DSC_1300fair is the lily-of-the-valley

Coming back East and finding blue skies and cool temperatures was a welcome. The seasonal boundaries are markers just as are the snowdrops and lilies-of-the-valley. They are markers I understand and know how to calculate from. (Once the snowdrops appear then winter is on its way out; once the lilies-of-the-valley sprout then sharp fragrances, green leaves and May flowers will fill the void.)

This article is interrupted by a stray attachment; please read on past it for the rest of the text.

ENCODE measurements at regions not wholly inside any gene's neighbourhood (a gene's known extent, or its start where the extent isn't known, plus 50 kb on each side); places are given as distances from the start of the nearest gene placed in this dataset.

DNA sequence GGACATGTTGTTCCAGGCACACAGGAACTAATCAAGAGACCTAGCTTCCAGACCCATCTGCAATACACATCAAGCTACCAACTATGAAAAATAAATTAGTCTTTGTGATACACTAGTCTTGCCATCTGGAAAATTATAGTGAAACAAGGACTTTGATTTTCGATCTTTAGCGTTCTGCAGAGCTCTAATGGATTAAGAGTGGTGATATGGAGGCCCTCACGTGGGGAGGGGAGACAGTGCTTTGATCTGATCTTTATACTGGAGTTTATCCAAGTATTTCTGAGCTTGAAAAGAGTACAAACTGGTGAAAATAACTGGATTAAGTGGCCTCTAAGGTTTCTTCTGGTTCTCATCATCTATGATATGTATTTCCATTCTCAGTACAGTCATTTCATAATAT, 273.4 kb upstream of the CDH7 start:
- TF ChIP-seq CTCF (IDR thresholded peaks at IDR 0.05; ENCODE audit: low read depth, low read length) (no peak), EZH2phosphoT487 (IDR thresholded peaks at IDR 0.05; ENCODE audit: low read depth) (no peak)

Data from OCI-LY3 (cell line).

In my family there’s an expression – cal’a pasta, literally drop the pasta in the boiling water.  (The old Calabrese is so much more elegant with its internal rhyme and brevity than the translation.) It let us know that the guests had arrived and that supper was imminent. The snowdrops and the lilies-of-the-valley let me track time; they let me know how to think about March and April, about winter ending and spring beginning. This method of tracking is old. It’s from a time of church-bells announcing the Angelus at noon, of fave announcing spring, of hill-top towns using sun-dials. It’s a medieval system that lingered in post-war Calabria. It’s my circadian rhythm in a digital time.